Change is happening in every facet of business today, whether we’re prepared for it or not. And, let’s be honest—99% of us weren’t. As a result, employees might be scared, resisting change because they don’t know what it means or how it will impact their own futures. It’s up to you to help reduce resistance to change.
Fear is not a good passenger for any movement, but often leaders forget that the single best tool to combat fear and resistance is communication.
One study found that the single biggest reason for organizational failure to successfully implement any kind of change is “clear and frequent communication.” When combined with your team’s natural resistance to change, this barrier makes sense. In fact, every reason for individual change resistance can be at least partially mitigated through intentional and proactive communication.
Communication needs to take center stage in both the planning and implementation phases of change management.
Who is Communicating
We know from research that who does the communicating matters. An organization in transition needs to hear about “the why” or strategic reasoning behind the change from the person at the top. That communication should start with the CEO or the person leading the change. This ensures no miscommunication and that everyone in the organization receives the exact same message.
When it comes to how a functional or project team will implement the change, this information is best delivered by the direct manager or team lead. The team lead is better able to take “the why” behind the change at the strategic level and translate it into tactics. For example, how it will impact team members on a day to day basis and how they will work together to accomplish the change.
How Communication Happens
There’s no such thing as too much communication, so it’s important for leaders to repeat their message multiple times. Just because you’ve said something once doesn’t mean that team members have processed the information. Unfortunately, because it feels repetitive or even like they’re treating their employees like children, the idea of reminding team members each week about the change turns many leaders off. But repeating the message at regular intervals over a combination of media—in person, email, Slack, etc. is exactly what needs to happen. Think of it as an internal marketing campaign similar to what you would implement with external customers around a new product launch. You promote your message in different ways and on different channels to make it feel less repetitive, but ultimately you are delivering a consistent and cohesive message.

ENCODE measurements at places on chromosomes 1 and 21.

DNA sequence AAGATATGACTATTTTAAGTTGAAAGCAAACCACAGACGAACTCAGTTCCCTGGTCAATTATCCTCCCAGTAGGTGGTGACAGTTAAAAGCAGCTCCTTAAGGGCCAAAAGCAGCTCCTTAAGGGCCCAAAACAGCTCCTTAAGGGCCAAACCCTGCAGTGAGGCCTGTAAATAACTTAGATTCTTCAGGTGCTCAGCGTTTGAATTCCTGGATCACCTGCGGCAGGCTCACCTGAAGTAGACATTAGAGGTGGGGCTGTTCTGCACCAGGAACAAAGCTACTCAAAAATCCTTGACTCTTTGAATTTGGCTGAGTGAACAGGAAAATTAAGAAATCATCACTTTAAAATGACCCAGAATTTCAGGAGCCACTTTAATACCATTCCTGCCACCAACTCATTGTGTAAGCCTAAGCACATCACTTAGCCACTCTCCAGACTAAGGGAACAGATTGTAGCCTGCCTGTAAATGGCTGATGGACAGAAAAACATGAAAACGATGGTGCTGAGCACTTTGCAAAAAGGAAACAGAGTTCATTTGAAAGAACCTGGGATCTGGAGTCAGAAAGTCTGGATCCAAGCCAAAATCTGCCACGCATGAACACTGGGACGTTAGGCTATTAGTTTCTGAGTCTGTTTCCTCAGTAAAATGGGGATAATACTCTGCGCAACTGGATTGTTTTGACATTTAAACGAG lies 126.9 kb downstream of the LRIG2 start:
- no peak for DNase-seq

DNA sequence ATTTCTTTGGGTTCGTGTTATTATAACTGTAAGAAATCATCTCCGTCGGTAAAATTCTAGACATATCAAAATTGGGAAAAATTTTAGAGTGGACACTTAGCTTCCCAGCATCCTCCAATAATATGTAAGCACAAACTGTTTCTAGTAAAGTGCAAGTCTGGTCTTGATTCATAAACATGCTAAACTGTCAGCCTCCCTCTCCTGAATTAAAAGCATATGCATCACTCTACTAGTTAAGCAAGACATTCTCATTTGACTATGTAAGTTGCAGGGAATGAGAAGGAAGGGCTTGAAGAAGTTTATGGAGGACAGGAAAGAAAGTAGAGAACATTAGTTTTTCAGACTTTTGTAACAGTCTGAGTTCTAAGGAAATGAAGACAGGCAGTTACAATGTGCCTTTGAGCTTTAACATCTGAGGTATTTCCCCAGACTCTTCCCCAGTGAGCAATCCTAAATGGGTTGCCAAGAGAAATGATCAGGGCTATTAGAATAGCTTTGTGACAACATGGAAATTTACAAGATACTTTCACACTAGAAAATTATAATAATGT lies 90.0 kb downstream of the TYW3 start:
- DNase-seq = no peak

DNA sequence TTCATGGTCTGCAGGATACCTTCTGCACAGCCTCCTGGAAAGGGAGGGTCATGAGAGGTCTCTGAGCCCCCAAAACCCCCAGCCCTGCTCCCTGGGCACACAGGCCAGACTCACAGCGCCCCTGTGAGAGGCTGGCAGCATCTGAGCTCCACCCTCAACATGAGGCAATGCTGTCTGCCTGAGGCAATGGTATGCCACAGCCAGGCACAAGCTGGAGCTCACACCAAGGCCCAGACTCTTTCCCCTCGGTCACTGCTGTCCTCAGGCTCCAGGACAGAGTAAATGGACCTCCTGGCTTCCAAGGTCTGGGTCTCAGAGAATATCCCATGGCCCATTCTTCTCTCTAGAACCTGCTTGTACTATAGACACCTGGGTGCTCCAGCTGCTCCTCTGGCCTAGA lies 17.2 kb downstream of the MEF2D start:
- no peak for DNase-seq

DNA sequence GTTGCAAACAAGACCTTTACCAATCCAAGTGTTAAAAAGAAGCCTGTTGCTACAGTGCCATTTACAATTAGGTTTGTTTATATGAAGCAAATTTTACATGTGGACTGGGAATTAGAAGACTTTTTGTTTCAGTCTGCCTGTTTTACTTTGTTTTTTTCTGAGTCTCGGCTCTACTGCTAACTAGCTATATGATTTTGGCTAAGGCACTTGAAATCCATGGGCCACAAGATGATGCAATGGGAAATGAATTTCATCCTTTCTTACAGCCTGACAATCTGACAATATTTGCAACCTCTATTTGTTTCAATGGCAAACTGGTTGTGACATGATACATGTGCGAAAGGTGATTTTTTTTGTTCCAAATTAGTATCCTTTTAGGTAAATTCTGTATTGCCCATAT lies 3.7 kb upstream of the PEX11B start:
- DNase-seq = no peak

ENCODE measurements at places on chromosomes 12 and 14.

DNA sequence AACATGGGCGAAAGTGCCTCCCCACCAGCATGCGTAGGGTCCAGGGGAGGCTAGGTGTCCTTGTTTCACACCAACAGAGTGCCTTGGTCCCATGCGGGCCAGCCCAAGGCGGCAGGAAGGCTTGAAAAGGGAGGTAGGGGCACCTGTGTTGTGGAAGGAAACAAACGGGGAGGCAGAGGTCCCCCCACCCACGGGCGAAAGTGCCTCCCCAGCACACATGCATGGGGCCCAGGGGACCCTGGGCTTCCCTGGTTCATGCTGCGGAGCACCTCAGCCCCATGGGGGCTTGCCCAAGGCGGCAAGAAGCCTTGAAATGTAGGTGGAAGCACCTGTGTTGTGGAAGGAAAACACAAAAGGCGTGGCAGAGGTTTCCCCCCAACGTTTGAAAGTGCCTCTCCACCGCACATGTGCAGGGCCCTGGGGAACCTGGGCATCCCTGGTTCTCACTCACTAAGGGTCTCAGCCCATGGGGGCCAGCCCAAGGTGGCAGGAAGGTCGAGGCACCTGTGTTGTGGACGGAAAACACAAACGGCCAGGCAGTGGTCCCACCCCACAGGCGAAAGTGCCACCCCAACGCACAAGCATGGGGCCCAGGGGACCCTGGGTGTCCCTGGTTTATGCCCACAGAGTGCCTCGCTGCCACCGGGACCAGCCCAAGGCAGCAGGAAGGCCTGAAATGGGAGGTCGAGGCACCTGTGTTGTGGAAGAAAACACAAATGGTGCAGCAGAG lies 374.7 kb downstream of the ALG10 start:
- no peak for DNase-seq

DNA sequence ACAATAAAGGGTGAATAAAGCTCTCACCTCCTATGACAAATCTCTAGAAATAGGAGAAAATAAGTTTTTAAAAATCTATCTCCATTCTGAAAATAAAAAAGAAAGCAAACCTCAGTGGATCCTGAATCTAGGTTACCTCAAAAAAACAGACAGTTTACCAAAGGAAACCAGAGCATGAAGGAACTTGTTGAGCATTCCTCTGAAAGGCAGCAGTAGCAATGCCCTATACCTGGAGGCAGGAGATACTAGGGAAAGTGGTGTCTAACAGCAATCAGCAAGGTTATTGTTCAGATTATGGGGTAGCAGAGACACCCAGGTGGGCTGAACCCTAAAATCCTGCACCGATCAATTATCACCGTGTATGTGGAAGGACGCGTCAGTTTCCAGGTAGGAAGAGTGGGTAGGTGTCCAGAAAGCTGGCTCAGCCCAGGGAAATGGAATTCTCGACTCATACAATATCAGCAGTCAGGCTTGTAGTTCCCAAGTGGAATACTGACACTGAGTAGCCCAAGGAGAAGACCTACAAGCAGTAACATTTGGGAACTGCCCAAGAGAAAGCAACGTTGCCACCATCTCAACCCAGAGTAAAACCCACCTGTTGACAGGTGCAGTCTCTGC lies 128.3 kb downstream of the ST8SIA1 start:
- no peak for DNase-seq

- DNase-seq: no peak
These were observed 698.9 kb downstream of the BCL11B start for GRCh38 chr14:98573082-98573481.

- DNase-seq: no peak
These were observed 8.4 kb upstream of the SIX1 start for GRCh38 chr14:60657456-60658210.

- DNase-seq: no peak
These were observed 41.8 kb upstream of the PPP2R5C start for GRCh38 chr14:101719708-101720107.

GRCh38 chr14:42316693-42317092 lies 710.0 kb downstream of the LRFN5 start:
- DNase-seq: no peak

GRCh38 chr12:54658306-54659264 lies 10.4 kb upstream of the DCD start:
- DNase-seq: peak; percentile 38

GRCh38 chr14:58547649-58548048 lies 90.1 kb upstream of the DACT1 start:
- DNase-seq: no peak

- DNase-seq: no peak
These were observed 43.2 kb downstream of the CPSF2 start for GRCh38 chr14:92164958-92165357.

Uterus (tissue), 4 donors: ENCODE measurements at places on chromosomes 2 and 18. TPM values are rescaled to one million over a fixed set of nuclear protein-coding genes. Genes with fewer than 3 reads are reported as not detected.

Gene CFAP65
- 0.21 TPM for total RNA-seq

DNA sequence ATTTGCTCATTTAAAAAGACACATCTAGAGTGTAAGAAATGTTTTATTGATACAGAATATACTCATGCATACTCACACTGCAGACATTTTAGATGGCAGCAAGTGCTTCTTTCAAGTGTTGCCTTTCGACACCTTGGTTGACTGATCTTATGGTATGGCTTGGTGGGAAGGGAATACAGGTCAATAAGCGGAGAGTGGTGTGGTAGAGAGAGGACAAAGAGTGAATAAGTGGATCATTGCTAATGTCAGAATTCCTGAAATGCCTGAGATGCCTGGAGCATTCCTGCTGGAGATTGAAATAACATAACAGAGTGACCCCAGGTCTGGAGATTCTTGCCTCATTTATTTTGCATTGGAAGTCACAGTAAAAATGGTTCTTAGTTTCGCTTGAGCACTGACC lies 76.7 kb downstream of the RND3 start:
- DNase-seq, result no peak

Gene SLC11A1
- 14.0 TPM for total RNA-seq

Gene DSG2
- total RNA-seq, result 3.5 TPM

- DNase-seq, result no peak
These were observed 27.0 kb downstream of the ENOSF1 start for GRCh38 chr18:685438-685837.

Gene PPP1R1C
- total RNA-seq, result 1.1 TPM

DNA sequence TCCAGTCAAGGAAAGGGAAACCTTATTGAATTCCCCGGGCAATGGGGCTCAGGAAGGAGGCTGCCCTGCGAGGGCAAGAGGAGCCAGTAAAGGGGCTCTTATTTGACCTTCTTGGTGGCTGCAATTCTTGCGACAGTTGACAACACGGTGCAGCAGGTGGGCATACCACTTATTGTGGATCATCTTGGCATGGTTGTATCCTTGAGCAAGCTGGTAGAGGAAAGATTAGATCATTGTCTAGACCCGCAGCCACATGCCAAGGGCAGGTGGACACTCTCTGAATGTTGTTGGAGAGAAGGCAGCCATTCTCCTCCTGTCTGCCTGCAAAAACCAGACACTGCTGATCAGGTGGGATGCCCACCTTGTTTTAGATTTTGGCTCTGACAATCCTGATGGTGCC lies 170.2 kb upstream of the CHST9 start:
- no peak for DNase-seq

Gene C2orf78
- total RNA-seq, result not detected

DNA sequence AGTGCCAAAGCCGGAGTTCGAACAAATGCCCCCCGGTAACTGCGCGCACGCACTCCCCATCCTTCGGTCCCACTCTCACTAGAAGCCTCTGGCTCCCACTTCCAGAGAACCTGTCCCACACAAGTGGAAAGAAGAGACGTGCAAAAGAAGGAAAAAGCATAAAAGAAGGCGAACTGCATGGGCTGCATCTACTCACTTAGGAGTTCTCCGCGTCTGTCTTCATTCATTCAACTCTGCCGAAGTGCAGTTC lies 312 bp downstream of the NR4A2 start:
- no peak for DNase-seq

Communication usually isn’t our top priority during change because a) we assume we’ll get to it later and it will magically happen, and b) taking action feels more urgent. Many leaders are generally wired to want to take action first and discuss things later, but this is a context where self-awareness and self-discipline to fight that instinct and do the opposite is vital.
When leaders don’t stop and attend to communication first, the change actually moves more slowly because you haven’t given people the context they need to buy in and execute efficiency. Communicating thoughtfully, early and often is arguably the most important leverage you have before, during and after a change process.
What Change Should Look Like
Communication should take center stage in both the planning and implementation phases of change management if you want to reduce resistance to that change. Whenever you’re planning a project or new direction, communication should begin before its actual implementation or execution. Set clear expectations, communicate potential timelines, and report organizational progress to plan at regular intervals. During unplanned or crisis-driven change, keeping everyone on the same page is just as critical. In a recent article, the Harvard Business Review outlined additional strategies to communicate effectively during times of intense organizational change.
Some people feel energized by change, even when they have little information to go on and the probability of success is unknown. For them, crisis and change is a welcome break from the routine and they thrive on the adrenaline rush. To the extent they are influencers in the organization, their enthusiasm can positively catalyze willingness to change in others.
Most people experience change as stressful and upsetting rather than exciting because they see it tends to make other people around them feel stressed or uncomfortable. And they notice how change tends to wreak temporary havoc on many tried and true processes that are already in place.
As leaders, we need to be careful how we surface, welcome and negotiate these differences in people’s perception and experience around change. If you want to reduce resistance to change, give people time to process the change and keep the conversation going so team members feel comfortable asking questions and expressing their concerns. Though it may seem as though it takes more of your time and energy than it should, the benefits you will receive in exchange for that investment are huge—engagement, productivity and commitment to see the change through.